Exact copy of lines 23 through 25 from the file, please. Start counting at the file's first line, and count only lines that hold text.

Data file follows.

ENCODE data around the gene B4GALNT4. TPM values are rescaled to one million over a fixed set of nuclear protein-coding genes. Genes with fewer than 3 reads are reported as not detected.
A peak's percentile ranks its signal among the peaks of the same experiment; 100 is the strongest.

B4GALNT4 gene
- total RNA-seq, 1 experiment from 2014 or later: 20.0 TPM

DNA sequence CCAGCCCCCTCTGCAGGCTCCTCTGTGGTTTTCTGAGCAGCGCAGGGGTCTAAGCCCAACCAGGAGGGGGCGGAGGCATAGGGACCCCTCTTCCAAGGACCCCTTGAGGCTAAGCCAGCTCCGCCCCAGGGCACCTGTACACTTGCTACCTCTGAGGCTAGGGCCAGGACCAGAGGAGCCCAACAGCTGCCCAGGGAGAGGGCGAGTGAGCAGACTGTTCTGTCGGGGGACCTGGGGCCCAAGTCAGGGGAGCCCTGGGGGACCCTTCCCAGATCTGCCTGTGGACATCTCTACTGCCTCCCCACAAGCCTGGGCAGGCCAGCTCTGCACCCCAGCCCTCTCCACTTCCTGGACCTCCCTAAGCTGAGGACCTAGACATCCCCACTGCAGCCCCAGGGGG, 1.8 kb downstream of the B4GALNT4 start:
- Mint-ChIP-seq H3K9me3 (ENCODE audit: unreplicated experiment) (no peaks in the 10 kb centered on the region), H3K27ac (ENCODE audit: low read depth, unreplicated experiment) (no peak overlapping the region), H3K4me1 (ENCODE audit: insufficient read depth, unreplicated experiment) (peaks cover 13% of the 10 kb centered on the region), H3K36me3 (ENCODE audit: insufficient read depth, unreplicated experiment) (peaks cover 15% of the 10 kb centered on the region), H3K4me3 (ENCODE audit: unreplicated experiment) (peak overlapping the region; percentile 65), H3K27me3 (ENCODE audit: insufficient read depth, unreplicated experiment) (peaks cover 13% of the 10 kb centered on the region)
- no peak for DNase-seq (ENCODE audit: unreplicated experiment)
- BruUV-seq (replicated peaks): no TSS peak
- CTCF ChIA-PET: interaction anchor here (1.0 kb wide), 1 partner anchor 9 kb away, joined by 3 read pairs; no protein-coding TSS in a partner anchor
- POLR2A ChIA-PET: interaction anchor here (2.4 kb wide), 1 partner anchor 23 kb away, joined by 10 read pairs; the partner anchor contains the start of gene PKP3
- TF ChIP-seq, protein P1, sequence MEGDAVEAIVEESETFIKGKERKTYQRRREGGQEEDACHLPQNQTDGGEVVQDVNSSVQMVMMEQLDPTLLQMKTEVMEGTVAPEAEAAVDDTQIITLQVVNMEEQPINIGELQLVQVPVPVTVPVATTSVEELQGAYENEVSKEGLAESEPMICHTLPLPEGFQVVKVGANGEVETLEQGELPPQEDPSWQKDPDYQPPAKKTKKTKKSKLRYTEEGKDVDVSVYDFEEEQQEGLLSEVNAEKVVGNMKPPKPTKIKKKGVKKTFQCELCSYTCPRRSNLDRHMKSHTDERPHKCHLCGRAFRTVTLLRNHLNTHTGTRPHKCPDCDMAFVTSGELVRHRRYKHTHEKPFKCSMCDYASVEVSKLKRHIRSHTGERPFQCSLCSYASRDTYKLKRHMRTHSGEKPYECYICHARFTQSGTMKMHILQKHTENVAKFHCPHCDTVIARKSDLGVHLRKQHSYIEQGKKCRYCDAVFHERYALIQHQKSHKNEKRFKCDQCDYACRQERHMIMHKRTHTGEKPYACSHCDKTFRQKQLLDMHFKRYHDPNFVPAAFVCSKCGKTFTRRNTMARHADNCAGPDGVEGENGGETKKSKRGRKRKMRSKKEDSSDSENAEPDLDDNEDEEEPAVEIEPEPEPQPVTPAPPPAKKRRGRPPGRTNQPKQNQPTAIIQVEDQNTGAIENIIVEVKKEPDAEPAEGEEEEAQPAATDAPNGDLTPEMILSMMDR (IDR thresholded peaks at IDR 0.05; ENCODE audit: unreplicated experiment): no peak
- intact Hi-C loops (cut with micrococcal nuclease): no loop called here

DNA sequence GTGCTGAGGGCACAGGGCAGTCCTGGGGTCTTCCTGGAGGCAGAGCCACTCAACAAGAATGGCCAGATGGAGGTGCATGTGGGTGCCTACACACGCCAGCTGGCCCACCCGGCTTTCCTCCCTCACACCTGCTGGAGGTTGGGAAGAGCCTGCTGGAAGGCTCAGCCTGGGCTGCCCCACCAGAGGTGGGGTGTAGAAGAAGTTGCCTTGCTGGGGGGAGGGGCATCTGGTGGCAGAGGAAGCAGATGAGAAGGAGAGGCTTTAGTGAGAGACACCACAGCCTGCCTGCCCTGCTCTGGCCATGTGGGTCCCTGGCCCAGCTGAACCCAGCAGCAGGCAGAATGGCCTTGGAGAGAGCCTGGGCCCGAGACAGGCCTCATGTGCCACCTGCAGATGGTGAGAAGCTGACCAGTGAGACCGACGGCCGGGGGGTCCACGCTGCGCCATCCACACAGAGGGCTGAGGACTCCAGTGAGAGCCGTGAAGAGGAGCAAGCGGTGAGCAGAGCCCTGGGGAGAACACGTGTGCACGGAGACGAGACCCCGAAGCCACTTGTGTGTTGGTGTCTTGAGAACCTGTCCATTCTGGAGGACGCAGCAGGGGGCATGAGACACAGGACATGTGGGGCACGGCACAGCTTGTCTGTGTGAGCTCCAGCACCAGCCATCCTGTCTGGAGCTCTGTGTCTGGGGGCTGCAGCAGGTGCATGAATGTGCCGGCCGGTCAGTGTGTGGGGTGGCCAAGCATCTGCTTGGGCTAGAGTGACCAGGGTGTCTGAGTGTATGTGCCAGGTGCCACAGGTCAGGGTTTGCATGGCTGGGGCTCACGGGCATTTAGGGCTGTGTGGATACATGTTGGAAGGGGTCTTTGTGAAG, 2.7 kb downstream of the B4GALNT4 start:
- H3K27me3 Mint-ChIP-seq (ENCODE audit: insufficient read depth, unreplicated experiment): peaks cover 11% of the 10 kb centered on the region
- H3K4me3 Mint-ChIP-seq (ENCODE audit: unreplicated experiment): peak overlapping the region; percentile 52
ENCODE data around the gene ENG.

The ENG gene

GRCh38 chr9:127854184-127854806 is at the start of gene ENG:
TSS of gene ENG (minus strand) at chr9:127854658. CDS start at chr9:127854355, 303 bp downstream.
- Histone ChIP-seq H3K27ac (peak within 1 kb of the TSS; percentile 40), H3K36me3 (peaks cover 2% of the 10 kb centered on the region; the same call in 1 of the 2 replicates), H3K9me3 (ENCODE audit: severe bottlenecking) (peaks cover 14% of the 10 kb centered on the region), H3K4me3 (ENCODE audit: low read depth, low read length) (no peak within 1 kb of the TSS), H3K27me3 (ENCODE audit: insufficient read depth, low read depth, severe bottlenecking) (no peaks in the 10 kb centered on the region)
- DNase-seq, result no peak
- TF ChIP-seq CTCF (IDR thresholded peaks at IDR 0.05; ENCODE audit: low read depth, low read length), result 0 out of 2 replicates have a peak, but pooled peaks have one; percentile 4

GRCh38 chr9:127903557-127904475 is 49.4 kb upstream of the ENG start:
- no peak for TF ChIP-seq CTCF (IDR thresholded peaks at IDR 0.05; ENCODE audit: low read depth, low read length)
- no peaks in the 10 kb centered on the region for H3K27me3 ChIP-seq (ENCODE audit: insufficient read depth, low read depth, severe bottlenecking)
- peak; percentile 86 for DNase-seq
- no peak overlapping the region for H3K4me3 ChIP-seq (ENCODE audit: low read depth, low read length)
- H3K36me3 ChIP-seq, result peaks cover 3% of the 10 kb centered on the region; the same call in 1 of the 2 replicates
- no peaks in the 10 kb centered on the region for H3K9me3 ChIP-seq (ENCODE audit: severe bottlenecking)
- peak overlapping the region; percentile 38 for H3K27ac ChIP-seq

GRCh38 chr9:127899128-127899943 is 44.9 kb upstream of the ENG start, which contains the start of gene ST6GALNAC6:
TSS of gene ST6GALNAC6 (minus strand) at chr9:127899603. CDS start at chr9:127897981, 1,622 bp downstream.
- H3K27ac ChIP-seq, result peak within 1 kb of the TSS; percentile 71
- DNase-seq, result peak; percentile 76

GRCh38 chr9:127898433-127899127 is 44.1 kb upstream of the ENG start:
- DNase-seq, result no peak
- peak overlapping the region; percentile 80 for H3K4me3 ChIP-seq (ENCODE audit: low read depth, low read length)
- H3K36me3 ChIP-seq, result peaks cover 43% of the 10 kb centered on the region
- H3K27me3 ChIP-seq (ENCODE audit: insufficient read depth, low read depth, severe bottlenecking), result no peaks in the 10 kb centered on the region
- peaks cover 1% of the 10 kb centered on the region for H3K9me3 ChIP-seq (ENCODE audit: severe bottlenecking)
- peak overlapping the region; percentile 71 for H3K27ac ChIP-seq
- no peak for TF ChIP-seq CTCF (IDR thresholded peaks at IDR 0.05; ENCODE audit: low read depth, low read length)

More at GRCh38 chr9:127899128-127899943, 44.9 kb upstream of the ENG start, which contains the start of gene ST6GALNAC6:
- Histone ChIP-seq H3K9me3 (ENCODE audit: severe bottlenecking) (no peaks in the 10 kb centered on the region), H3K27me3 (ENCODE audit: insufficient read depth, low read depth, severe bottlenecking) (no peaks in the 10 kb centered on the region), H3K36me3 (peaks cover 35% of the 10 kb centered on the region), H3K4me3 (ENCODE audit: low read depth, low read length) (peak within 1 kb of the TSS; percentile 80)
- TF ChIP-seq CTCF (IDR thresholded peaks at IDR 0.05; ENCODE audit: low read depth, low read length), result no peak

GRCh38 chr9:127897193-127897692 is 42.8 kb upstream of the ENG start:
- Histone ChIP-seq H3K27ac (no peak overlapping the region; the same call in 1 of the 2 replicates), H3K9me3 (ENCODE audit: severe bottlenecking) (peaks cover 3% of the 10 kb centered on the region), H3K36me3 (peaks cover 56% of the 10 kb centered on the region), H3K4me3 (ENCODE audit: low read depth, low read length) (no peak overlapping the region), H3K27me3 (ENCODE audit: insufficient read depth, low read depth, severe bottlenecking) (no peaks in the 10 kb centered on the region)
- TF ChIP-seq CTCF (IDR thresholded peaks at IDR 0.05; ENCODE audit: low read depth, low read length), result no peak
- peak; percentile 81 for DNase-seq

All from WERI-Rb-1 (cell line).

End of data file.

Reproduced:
GRCh38 chr9:127903557-127904475 is 49.4 kb upstream of the ENG start:
- no peak for TF ChIP-seq CTCF (IDR thresholded peaks at IDR 0.05; ENCODE audit: low read depth, low read length)
- no peaks in the 10 kb centered on the region for H3K27me3 ChIP-seq (ENCODE audit: insufficient read depth, low read depth, severe bottlenecking)